Job 12:11
Parallel Verses
King James Version
Doth not the ear try words? and the mouth taste his meat?

Darby Bible Translation
Doth not the ear try words, as the palate tasteth food?

World English Bible
Doesn't the ear try words, even as the palate tastes its food?

Young's Literal Translation
Doth not the ear try words? And the palate taste food for itself?

Job 12:11 Parallel
Commentary
King James Translators' Notes

mouth: Heb. palate

Geneva Study Bible

Doth not the ear {f} try words? and the mouth taste his meat?

(f) He exhorts them to be wise in judging, and as well to know the right use of their God-given ears, as well as their mouths.Job 12:11 Parallel Commentaries

Library
Whether it is Necessary for Salvation to Believe Anything Above the Natural Reason?
Objection 1: It would seem unnecessary for salvation to believe anything above the natural reason. For the salvation and perfection of a thing seem to be sufficiently insured by its natural endowments. Now matters of faith, surpass man's natural reason, since they are things unseen as stated above ([2281]Q[1], A[4]). Therefore to believe seems unnecessary for salvation. Objection 2: Further, it is dangerous for man to assent to matters, wherein he cannot judge whether that which is proposed to him
Saint Thomas Aquinas—Summa Theologica

Whether Prudence is in us by Nature?
Objection 1: It would seem that prudence is in us by nature. The Philosopher says that things connected with prudence "seem to be natural," namely "synesis, gnome" [*{synesis} and {gnome}, Cf. [2754]FS, Q[57], A[6]] and the like, but not those which are connected with speculative wisdom. Now things belonging to the same genus have the same kind of origin. Therefore prudence also is in us from nature. Objection 2: Further, the changes of age are according to nature. Now prudence results from age,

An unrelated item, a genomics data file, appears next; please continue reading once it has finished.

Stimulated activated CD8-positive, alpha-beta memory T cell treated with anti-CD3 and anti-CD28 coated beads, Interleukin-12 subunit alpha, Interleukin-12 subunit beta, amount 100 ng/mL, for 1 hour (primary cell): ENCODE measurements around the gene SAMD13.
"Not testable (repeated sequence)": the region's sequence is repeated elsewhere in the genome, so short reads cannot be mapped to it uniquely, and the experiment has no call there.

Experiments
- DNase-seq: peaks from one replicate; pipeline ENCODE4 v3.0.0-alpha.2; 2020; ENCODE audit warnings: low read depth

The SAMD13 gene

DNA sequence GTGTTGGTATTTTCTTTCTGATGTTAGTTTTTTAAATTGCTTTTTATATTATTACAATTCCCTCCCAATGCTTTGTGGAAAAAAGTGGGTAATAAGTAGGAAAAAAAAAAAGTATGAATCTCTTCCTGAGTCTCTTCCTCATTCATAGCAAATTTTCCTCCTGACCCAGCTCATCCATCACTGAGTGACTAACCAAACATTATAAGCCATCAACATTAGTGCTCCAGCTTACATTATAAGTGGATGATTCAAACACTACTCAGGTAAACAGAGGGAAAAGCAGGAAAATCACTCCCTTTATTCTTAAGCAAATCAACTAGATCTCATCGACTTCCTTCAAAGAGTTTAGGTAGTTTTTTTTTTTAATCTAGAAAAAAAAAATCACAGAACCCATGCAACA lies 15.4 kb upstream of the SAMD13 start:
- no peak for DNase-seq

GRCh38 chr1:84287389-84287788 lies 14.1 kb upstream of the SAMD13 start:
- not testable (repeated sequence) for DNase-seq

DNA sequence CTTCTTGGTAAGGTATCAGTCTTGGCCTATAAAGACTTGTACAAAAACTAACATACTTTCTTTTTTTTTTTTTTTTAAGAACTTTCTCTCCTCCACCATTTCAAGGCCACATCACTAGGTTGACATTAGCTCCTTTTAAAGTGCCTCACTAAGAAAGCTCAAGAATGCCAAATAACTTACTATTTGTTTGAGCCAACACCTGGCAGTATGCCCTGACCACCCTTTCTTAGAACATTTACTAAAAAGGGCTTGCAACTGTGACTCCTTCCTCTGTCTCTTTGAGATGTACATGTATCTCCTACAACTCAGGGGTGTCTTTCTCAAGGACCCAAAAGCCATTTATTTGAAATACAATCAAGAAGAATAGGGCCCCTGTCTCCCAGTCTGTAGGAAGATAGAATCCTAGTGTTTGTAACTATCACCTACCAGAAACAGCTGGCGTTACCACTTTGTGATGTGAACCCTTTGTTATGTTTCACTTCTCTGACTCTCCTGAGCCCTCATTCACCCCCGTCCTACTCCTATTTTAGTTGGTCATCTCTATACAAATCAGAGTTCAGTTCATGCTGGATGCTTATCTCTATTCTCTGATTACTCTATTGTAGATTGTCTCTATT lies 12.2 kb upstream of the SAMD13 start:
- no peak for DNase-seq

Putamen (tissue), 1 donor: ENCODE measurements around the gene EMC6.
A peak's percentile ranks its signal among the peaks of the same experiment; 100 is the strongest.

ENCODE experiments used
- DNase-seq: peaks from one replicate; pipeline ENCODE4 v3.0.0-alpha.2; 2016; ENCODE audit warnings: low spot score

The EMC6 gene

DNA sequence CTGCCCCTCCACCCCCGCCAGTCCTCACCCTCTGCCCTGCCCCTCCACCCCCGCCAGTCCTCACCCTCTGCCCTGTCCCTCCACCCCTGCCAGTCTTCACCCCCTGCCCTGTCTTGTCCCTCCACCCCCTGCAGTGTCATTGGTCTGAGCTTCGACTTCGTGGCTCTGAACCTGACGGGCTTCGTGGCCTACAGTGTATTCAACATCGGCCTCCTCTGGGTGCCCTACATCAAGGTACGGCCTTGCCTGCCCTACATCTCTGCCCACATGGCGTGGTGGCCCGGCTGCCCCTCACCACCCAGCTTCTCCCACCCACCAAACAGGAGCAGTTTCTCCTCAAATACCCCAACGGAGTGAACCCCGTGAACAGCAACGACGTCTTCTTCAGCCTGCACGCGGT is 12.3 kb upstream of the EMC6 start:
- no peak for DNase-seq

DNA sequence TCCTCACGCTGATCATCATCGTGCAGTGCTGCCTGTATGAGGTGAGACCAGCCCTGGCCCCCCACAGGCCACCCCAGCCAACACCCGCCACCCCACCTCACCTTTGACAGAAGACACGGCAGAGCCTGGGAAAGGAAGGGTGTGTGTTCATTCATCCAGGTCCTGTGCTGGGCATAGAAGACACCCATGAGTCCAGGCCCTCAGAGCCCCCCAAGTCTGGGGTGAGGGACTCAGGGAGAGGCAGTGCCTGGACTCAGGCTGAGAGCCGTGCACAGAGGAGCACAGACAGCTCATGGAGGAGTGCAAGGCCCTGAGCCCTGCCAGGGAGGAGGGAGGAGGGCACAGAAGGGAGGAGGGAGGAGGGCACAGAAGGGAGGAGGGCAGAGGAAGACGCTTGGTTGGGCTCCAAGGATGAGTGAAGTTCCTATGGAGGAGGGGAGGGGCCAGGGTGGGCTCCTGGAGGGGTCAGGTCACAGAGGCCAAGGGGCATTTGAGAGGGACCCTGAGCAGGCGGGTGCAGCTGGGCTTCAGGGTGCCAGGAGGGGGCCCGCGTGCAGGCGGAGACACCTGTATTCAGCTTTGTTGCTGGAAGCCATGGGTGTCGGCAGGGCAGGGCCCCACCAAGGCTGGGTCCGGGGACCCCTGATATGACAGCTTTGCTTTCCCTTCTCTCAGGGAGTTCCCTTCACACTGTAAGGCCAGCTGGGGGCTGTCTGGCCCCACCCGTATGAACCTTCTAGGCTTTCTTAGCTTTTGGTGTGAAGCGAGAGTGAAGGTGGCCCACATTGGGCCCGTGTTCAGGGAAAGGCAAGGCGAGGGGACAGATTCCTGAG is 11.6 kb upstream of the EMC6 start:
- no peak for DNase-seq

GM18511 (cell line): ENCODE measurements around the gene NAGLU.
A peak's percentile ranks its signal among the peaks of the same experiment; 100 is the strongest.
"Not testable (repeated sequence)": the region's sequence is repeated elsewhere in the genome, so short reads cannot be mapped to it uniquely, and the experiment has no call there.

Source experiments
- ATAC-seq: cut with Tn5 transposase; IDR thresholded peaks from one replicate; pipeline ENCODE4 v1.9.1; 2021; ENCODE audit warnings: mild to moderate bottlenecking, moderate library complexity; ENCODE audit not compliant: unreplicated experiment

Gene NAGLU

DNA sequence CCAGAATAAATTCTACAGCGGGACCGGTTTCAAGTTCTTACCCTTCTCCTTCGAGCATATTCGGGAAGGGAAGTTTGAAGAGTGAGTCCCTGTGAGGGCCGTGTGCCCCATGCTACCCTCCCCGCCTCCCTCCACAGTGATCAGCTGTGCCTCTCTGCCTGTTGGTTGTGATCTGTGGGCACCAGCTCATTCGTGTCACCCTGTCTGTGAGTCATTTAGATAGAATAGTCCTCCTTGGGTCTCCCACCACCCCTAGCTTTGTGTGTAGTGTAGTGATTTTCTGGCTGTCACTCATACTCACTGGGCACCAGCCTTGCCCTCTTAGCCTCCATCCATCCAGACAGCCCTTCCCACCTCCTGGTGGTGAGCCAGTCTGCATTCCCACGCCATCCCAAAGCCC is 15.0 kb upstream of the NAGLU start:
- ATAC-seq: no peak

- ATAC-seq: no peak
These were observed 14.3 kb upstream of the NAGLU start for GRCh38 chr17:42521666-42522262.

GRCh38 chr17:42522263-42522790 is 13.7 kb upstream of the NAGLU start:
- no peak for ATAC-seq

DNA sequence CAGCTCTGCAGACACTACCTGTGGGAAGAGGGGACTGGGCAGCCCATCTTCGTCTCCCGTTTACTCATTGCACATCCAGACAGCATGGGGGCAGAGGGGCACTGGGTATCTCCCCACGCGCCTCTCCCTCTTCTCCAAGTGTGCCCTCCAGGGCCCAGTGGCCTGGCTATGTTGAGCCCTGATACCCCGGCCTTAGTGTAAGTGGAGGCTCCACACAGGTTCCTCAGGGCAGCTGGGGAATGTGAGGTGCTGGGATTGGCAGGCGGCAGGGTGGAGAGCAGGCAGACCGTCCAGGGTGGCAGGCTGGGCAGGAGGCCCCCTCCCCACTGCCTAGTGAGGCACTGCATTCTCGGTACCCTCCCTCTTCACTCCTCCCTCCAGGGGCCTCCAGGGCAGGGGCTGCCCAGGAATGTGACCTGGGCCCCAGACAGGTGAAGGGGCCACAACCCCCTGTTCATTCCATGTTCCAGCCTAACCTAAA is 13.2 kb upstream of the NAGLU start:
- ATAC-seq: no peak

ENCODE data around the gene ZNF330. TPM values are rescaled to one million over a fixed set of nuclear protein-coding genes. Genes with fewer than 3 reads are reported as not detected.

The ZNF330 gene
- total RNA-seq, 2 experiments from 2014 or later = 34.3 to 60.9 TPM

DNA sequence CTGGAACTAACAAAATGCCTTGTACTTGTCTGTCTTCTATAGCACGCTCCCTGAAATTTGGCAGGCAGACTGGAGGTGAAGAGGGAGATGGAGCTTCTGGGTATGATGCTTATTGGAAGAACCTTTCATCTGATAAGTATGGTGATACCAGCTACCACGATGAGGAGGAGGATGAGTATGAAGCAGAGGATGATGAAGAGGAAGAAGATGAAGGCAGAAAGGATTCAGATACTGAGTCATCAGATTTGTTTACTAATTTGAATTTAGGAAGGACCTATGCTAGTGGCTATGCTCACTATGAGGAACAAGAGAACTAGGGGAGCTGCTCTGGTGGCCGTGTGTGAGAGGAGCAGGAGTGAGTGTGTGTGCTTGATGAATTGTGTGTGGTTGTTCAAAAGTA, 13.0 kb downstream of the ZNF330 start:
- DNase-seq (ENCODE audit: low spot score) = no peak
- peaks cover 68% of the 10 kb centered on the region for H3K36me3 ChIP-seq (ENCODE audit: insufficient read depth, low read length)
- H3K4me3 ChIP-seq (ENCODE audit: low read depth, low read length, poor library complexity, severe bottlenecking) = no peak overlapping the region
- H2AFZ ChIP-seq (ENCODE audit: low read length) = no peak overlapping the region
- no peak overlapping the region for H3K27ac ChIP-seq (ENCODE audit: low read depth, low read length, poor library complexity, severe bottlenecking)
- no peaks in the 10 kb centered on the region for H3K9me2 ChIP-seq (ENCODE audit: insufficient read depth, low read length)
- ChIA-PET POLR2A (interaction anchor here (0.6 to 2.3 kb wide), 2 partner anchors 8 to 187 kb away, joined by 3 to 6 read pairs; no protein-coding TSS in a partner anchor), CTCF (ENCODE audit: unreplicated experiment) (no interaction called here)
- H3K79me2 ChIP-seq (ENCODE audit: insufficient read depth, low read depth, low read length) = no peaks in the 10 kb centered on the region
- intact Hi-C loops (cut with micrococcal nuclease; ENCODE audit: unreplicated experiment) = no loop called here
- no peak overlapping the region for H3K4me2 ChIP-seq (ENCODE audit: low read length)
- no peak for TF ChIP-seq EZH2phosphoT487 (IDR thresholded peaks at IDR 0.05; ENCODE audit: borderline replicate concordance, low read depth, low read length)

Saint Thomas Aquinas—Summa Theologica

Whether There is Knowledge [*Scientia]?
Objection 1: It seems that in God there is not knowledge. For knowledge is a habit; and habit does not belong to God, since it is the mean between potentiality and act. Therefore knowledge is not in God. Objection 2: Further, since science is about conclusions, it is a kind of knowledge caused by something else which is the knowledge of principles. But nothing is caused in God; therefore science is not in God. Objection 3: Further, all knowledge is universal, or particular. But in God there is no
Saint Thomas Aquinas—Summa Theologica

Tit. 2:06 Thoughts for Young Men
WHEN St. Paul wrote his Epistle to Titus about his duty as a minister, he mentioned young men as a class requiring peculiar attention. After speaking of aged men and aged women, and young women, he adds this pithy advice, "Young men likewise exhort to be sober-minded" (Tit. 2:6). I am going to follow the Apostle's advice. I propose to offer a few words of friendly exhortation to young men. I am growing old myself, but there are few things I remember so well as the days of my youth. I have a most
John Charles Ryle—The Upper Room: Being a Few Truths for the Times

Job
The book of Job is one of the great masterpieces of the world's literature, if not indeed the greatest. The author was a man of superb literary genius, and of rich, daring, and original mind. The problem with which he deals is one of inexhaustible interest, and his treatment of it is everywhere characterized by a psychological insight, an intellectual courage, and a fertility and brilliance of resource which are nothing less than astonishing. Opinion has been divided as to how the book should be
John Edgar McFadyen—Introduction to the Old Testament

Job 12:10
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